As promised, here’s part II of this post.
This is a great tool that aids learning the .NET framework: FxCop (or Code Analysis in Visual Studio Team System). FxCop analyzes assemblies and checks whether the code conforms to a series of rules, which go from performance-related rules, to interop, naming convention, security, globalization, etc. If you’re not familiar with FxCop, check out this video about it.
It’d take forever to read all the documentation at MSDN on those topics, and nobody would do that before writing code anyways; it’s much easier to write the code, and then run a tool to analyze our code and tell us what’s wrong, or what could be improved.
Brown Bag Meetings
Another thing we’ve been doing at the company here is Brown Bag meetings. We do it once a week. Basically, every Wednesday, everybody who’s interested will bring in their lunch (hence, the “brown bag”), and we all have lunch at the conference room together, and we take the moment to share tips & tricks.
Everybody brings something in. It can be a new shortcut the person found out, a new tool, an article, a book, anything. Don’t be afraid of mentioning about something that you think everybody would already know: nobody know everything, and somebody may benefit from your quick tip.
Somebody may also choose to do a quick demo of something that he or she has been working on, what kind of cool things are in there, what kind of hurdles the person has encountered, etc. That is great to keep the team aware of each other’s skills and knowledge so that people don’t spin their wheels trying to figure out something that somebody already has a solution for. Also, it’s great for the person to get some feedback from the others; who knows, somebody else may have some great suggestions after seeing something you’re working on.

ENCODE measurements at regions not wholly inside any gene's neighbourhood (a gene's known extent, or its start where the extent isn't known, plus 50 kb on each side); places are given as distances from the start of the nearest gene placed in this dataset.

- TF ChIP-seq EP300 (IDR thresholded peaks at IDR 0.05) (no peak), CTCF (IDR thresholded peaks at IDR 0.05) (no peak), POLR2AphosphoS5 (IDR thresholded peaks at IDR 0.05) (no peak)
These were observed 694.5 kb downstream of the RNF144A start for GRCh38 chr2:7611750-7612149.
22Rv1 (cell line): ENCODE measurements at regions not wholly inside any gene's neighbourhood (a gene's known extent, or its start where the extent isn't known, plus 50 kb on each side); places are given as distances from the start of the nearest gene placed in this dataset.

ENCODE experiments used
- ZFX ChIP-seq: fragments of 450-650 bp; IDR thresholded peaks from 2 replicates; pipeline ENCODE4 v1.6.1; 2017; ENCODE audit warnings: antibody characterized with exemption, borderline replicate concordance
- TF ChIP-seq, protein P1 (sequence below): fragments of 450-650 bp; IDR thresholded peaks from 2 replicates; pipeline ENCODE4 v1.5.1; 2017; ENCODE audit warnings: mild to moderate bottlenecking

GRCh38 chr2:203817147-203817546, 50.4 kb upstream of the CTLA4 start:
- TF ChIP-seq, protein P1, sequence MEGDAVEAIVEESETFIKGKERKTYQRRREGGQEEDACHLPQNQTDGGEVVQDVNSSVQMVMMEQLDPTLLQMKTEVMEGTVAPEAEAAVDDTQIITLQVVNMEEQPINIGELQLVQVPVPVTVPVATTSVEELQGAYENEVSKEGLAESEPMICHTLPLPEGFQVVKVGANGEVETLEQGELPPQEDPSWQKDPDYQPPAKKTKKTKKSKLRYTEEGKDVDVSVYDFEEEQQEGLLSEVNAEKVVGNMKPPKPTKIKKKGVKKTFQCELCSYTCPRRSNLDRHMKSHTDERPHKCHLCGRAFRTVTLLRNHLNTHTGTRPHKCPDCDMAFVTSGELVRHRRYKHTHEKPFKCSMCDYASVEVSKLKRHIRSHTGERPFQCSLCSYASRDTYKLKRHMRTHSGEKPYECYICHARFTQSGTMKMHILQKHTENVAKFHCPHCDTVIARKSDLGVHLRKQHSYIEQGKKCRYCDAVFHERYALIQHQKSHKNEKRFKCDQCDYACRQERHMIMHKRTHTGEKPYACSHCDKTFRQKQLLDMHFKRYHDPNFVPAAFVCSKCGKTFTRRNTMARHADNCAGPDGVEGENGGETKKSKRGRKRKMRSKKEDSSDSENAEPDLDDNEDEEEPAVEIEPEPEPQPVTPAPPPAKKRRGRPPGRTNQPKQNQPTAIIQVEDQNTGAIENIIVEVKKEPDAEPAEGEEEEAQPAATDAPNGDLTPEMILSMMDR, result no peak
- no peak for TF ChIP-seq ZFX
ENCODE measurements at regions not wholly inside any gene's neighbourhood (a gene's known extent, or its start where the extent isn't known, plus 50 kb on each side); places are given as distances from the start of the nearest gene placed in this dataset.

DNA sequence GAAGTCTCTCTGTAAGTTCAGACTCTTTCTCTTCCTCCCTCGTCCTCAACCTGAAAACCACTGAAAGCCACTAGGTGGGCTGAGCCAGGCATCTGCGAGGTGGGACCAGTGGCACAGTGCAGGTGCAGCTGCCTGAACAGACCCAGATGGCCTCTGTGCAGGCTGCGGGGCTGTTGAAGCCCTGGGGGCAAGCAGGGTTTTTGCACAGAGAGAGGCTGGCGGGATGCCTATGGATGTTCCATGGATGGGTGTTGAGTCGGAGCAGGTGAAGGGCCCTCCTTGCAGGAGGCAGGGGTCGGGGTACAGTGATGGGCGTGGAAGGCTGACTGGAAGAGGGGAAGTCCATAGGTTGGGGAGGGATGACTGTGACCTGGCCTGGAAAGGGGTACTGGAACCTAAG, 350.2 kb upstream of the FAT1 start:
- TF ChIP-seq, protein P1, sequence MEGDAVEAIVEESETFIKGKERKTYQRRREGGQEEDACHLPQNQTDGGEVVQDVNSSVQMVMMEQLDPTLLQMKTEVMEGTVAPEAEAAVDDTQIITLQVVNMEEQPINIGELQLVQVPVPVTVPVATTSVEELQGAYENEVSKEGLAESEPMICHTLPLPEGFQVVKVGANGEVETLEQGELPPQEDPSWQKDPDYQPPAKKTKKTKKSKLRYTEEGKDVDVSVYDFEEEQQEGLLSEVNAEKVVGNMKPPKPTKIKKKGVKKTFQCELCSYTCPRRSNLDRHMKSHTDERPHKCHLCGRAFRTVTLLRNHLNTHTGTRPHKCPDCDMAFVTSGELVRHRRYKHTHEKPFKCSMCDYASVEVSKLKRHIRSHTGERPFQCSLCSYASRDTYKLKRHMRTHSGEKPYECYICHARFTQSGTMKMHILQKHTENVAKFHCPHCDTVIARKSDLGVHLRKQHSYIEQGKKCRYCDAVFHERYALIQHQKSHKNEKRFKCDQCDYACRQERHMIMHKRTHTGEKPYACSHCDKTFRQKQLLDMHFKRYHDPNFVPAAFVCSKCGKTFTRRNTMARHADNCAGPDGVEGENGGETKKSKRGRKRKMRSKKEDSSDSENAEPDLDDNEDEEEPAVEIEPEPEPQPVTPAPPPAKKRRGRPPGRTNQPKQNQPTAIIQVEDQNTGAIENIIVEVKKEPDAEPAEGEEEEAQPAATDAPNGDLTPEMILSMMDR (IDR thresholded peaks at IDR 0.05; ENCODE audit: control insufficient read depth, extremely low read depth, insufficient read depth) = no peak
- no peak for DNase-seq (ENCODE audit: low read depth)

Now, in case you don’t have anybody in your company interested, well, maybe you could team up with the neighbor next door. Or in case you are really on your own and have nobody to team up with, maybe you could start blogging about the things that you’d be sharing with somebody else. At the very least, you’d have some where to look up the stuff that you once found to be interesting (in case you forget). 😉
Certification Study Group
One other thing we do here: certification study groups. Twice a week, again, during lunch time, we get together and study together aiming for any of the Microsoft certification exams. We choose one preparation book, and we cover one chapter by meeting.
On each meeting, somebody will take the lead, by trying to learn a little more of the chapter and centralize the questions. This is a great way for the team to build knowledge together. Besides learning a lot, each person at the end can go take the exam and eventually become certified.